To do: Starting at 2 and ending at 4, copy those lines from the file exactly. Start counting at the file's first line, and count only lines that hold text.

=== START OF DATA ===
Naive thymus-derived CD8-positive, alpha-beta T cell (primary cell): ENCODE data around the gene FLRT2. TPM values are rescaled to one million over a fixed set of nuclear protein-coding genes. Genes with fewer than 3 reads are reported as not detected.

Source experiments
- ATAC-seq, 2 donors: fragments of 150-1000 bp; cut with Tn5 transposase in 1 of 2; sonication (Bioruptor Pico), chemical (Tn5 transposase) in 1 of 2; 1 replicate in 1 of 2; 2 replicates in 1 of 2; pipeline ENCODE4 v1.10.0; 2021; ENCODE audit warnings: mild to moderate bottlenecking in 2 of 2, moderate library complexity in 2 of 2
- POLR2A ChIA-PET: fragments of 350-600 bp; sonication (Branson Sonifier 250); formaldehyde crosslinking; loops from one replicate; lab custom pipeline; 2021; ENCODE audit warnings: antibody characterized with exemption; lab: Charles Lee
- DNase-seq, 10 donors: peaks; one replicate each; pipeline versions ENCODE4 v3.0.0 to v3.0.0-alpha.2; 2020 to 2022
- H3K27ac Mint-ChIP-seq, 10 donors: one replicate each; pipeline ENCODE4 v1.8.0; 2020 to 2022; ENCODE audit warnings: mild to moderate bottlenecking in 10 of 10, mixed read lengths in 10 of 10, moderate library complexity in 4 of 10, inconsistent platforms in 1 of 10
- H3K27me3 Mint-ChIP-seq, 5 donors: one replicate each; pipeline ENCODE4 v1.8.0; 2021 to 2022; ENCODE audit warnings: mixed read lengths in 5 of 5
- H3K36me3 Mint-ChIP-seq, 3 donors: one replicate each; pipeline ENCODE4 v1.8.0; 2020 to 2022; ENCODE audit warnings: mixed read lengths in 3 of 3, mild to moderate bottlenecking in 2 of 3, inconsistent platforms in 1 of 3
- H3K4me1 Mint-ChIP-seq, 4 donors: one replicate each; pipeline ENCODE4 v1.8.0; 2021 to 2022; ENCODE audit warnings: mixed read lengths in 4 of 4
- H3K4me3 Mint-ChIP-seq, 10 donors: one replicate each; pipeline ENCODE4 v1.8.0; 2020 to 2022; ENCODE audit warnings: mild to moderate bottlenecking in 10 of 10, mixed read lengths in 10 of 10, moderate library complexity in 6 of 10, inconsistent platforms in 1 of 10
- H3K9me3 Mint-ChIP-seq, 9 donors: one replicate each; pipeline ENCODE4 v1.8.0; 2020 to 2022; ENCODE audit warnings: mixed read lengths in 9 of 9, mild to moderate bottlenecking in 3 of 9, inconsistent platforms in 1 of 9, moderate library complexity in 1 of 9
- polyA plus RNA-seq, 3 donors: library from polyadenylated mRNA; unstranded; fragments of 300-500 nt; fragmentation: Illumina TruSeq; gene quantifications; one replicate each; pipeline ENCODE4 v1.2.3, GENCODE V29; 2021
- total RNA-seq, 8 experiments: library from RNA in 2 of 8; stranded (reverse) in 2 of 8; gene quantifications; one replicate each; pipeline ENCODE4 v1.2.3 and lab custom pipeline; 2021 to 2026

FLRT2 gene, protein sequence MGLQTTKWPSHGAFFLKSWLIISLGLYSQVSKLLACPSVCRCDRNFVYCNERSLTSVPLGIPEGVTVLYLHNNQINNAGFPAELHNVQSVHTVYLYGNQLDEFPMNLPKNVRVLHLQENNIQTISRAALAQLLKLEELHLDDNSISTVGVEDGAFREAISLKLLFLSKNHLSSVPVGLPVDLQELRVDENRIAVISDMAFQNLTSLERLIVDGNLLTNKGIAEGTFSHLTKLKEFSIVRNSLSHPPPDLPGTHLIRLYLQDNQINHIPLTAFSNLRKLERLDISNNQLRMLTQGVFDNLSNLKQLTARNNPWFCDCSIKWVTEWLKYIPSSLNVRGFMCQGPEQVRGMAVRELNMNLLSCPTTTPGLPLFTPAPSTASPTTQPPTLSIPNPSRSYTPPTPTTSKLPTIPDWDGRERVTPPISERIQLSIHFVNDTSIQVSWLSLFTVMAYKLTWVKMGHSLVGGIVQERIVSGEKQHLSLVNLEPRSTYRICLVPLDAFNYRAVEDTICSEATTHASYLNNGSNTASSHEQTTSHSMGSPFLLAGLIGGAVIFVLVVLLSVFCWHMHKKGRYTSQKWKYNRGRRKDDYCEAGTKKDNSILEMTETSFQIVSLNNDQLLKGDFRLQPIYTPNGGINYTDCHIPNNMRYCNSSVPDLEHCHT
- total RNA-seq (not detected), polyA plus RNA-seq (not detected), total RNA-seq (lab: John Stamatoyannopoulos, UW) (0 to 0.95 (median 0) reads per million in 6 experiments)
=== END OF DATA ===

Source experiments
- ATAC-seq, 2 donors: fragments of 150-1000 bp; cut with Tn5 transposase in 1 of 2; sonication (Bioruptor Pico), chemical (Tn5 transposase) in 1 of 2; 1 replicate in 1 of 2; 2 replicates in 1 of 2; pipeline ENCODE4 v1.10.0; 2021; ENCODE audit warnings: mild to moderate bottlenecking in 2 of 2, moderate library complexity in 2 of 2
- POLR2A ChIA-PET: fragments of 350-600 bp; sonication (Branson Sonifier 250); formaldehyde crosslinking; loops from one replicate; lab custom pipeline; 2021; ENCODE audit warnings: antibody characterized with exemption; lab: Charles Lee